About €300,000 spent on ‘unnecessary’ vitamin D tests, study finds

Young people who are most likely to have deficiency not being monitored enough

The researchers from Trinity College Dublin said there had been a surge in the number of people requesting a vitamin D test in Ireland, putting increased pressure on healthcare systems. File photograph: iStock

The researchers from Trinity College Dublin said there had been a surge in the number of people requesting a vitamin D test in Ireland, putting increased pressure on healthcare systems. File photograph: iStock

 

More than €300,000 was spent on “unnecessary” repeat tests for vitamin D deficiency in patients in Dublin over a period of five years, according to new research.

The study by researchers at Trinity College also found that those who are most at risk of vitamin D deficiency are least likely to have their levels monitored and be given follow-up tests.

Some €61,976 per year was spent on “inappropriate” vitamin D retesting from 2014-2018, equating to €309,880 over the five years, the study found.

A test costs €40 on average. Medical card holders can avail of it free while others would have to pay privately for it.

The study analysed testing of 36,458 patients at St James’s Hospital in Dublin. All tests were requested by GPs.

An overhaul of the current vitamin D testing regime is needed, according to the research.

Vitamin D is linked to good bone health, the immune system, and has been shown to help fight off the Covid-19 virus.

Due to increased awareness of the vitamin’s properties, there has been a surge in the number of people requesting a vitamin D test in Ireland, putting increased pressure on healthcare systems, the researchers said.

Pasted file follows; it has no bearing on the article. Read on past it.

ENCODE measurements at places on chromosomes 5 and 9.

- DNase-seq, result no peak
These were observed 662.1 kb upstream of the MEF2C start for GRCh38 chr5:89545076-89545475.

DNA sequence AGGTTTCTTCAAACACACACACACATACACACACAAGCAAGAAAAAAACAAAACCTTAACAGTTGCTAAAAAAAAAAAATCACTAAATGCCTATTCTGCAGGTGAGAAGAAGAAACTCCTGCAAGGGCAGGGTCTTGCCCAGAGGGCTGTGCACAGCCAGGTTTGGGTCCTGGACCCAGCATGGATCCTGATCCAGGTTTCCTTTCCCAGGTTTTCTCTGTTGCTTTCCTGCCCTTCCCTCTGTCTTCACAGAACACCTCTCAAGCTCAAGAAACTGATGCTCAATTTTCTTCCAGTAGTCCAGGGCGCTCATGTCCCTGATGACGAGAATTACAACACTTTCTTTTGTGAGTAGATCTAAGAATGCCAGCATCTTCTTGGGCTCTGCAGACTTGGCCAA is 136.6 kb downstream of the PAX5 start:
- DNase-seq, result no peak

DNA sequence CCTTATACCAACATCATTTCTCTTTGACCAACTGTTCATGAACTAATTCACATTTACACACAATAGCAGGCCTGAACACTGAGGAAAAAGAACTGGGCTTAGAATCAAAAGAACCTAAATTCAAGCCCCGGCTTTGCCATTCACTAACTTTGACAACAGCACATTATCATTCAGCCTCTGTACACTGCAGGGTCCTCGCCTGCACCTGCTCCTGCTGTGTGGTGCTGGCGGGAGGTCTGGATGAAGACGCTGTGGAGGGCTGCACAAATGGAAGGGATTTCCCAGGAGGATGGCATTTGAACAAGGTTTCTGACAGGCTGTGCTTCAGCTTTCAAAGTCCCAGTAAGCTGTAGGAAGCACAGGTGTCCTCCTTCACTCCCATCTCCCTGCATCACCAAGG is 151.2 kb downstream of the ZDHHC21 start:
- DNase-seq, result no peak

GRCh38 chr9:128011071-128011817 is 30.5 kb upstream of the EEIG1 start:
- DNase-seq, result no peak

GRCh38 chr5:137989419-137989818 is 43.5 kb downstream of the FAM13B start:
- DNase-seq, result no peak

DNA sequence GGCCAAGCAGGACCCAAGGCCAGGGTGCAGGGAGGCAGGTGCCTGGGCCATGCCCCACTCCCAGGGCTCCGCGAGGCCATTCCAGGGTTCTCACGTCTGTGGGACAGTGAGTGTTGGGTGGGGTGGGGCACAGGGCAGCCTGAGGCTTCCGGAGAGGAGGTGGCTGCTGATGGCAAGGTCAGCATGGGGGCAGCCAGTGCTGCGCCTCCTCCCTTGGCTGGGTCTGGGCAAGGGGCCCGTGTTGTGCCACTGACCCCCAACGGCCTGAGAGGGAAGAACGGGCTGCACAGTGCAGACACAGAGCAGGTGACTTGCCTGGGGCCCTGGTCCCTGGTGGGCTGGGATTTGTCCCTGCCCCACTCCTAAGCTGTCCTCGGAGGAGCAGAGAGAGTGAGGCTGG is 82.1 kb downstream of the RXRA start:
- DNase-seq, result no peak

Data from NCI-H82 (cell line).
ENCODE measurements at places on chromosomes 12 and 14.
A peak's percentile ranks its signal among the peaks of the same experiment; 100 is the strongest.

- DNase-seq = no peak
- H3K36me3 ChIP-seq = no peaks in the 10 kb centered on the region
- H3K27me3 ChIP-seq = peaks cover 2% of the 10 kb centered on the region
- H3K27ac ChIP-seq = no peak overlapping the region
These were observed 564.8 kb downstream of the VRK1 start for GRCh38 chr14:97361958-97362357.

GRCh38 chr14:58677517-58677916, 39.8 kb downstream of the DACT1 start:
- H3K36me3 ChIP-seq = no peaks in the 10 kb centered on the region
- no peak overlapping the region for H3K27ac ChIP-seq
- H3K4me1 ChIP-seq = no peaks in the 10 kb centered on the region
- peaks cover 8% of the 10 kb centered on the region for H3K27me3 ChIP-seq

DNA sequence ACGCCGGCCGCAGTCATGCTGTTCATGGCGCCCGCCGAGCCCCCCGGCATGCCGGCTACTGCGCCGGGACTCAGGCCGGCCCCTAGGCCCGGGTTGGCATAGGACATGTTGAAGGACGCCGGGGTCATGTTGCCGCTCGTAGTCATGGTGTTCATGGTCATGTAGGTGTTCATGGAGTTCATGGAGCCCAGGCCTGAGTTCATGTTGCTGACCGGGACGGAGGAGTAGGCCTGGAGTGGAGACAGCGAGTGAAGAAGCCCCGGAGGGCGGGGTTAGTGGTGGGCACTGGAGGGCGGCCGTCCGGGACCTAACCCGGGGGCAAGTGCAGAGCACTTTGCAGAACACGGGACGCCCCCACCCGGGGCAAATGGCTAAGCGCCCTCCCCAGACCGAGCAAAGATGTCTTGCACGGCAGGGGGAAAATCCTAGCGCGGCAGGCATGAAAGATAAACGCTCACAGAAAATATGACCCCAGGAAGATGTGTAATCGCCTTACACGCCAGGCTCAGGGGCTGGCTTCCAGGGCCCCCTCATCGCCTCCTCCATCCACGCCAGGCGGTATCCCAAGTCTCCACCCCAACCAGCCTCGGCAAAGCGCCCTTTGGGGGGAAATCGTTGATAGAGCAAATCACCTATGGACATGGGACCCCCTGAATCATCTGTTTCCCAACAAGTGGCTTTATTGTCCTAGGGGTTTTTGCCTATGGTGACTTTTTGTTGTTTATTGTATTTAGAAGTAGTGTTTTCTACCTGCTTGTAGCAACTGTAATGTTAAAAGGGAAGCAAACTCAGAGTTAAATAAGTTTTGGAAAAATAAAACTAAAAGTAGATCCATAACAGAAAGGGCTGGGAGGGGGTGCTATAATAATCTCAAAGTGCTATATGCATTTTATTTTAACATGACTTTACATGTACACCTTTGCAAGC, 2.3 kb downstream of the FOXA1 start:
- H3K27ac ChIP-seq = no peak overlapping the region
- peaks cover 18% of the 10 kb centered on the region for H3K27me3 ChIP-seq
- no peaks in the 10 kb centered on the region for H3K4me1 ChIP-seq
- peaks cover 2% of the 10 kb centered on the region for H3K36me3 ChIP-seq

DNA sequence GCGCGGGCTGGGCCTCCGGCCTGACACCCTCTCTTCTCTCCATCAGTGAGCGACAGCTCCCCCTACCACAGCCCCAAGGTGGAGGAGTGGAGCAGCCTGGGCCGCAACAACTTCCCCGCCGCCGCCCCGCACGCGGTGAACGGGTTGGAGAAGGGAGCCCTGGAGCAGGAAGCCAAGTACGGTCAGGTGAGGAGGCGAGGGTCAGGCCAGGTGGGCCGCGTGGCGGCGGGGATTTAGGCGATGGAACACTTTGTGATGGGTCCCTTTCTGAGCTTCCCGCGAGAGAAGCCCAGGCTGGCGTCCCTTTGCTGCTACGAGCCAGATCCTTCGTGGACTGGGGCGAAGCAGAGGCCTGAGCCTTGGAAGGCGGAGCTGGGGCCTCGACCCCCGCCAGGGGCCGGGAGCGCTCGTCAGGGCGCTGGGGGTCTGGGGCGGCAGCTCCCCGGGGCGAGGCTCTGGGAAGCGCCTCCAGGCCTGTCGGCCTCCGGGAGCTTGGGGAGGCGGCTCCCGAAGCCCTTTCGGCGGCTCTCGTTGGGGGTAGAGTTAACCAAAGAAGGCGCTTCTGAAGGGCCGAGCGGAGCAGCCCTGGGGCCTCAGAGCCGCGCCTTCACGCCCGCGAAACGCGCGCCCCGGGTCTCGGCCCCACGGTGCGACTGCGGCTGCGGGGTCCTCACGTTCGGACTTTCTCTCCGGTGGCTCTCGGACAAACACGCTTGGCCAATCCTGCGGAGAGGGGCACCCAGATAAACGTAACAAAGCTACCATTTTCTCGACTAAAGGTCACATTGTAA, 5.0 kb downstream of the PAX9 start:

However, the study claims that the right people are not being tested at the right time.

Young adults aged 18-39 years, who are more likely to be deficient in the vitamin, are less likely to have their levels monitored or rechecked by GPs, according to the study.

One in four patients who were analysed as part of the study had their vitamin D retested.

One in 10 of these tests were requested earlier than recommended, and one third of retests were done too frequently.

More than half of these retests were carried out on patients who had adequate vitamin D levels, which incurred significant costs.

Women were also more likely to have repeat tests, yet they were less likely to be deficient than men.

The research also discovered that levels of vitamin D deficiency fell considerably between initial and repeat tests, however, 23 per cent of patients still remained deficient after two or more retests.

It is hoped that the research will inform new guidelines for GPs on vitamin D retesting.

The Trinity researchers suggest that retesting should be aimed at patients with metabolic bone disorders, and that retests should be limited to one every three months, and no more than two retests should be conducted per year.

“Those who are at most risk of vitamin D deficiency are not being assessed, leading to misdirection of resources from those who need it most,” said Helena Scully, lead author of the study.

“Clear guidelines on who should have their vitamin D retested and when are needed to better identify deficiency in the population.

“Instead of going to their GP and requesting multiple vitamin D tests, the public should focus on getting enough vitamin D, via their diets [by eating] oily fish, egg yolk, fortified dairy products, and by taking a vitamin D supplement of 10µg per day for those age 5-65 years.”

The study was published in the Journal of Clinical Chemistry and Laboratory Medicine.